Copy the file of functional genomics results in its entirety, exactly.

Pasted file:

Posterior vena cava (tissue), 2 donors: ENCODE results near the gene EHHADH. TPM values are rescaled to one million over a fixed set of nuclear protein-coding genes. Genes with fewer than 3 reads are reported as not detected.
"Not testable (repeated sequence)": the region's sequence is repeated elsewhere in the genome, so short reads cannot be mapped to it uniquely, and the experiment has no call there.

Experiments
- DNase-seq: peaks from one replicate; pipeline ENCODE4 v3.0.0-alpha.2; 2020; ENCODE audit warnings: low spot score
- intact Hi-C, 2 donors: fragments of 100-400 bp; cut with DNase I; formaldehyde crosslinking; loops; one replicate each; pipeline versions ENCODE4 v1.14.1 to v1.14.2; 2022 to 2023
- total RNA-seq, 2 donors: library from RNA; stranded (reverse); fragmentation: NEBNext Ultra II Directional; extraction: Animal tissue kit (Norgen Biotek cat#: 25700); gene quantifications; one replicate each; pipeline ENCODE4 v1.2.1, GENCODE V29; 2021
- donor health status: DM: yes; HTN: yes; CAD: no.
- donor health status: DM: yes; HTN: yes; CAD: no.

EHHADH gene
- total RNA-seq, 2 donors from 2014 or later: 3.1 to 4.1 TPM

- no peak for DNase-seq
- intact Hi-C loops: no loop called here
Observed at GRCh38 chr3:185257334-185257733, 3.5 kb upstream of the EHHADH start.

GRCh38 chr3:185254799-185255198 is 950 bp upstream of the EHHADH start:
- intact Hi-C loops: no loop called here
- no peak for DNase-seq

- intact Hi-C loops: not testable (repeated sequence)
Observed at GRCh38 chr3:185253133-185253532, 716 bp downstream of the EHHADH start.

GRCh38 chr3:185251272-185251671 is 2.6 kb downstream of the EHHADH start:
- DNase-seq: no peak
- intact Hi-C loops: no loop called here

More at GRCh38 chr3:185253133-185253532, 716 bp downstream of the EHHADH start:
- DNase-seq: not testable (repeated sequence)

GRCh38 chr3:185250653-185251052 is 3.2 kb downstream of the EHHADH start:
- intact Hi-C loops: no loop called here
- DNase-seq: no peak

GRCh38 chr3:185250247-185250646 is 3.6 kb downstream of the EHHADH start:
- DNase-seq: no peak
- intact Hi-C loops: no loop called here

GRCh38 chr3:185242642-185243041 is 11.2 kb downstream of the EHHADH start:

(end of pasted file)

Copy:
Posterior vena cava (tissue), 2 donors: ENCODE results near the gene EHHADH. TPM values are rescaled to one million over a fixed set of nuclear protein-coding genes. Genes with fewer than 3 reads are reported as not detected.
"Not testable (repeated sequence)": the region's sequence is repeated elsewhere in the genome, so short reads cannot be mapped to it uniquely, and the experiment has no call there.

Experiments
- DNase-seq: peaks from one replicate; pipeline ENCODE4 v3.0.0-alpha.2; 2020; ENCODE audit warnings: low spot score
- intact Hi-C, 2 donors: fragments of 100-400 bp; cut with DNase I; formaldehyde crosslinking; loops; one replicate each; pipeline versions ENCODE4 v1.14.1 to v1.14.2; 2022 to 2023
- total RNA-seq, 2 donors: library from RNA; stranded (reverse); fragmentation: NEBNext Ultra II Directional; extraction: Animal tissue kit (Norgen Biotek cat#: 25700); gene quantifications; one replicate each; pipeline ENCODE4 v1.2.1, GENCODE V29; 2021
- donor health status: DM: yes; HTN: yes; CAD: no.
- donor health status: DM: yes; HTN: yes; CAD: no.

EHHADH gene
- total RNA-seq, 2 donors from 2014 or later: 3.1 to 4.1 TPM

- no peak for DNase-seq
- intact Hi-C loops: no loop called here
Observed at GRCh38 chr3:185257334-185257733, 3.5 kb upstream of the EHHADH start.

GRCh38 chr3:185254799-185255198 is 950 bp upstream of the EHHADH start:
- intact Hi-C loops: no loop called here
- no peak for DNase-seq

- intact Hi-C loops: not testable (repeated sequence)
Observed at GRCh38 chr3:185253133-185253532, 716 bp downstream of the EHHADH start.

GRCh38 chr3:185251272-185251671 is 2.6 kb downstream of the EHHADH start:
- DNase-seq: no peak
- intact Hi-C loops: no loop called here

More at GRCh38 chr3:185253133-185253532, 716 bp downstream of the EHHADH start:
- DNase-seq: not testable (repeated sequence)

GRCh38 chr3:185250653-185251052 is 3.2 kb downstream of the EHHADH start:
- intact Hi-C loops: no loop called here
- DNase-seq: no peak

GRCh38 chr3:185250247-185250646 is 3.6 kb downstream of the EHHADH start:
- DNase-seq: no peak
- intact Hi-C loops: no loop called here

GRCh38 chr3:185242642-185243041 is 11.2 kb downstream of the EHHADH start: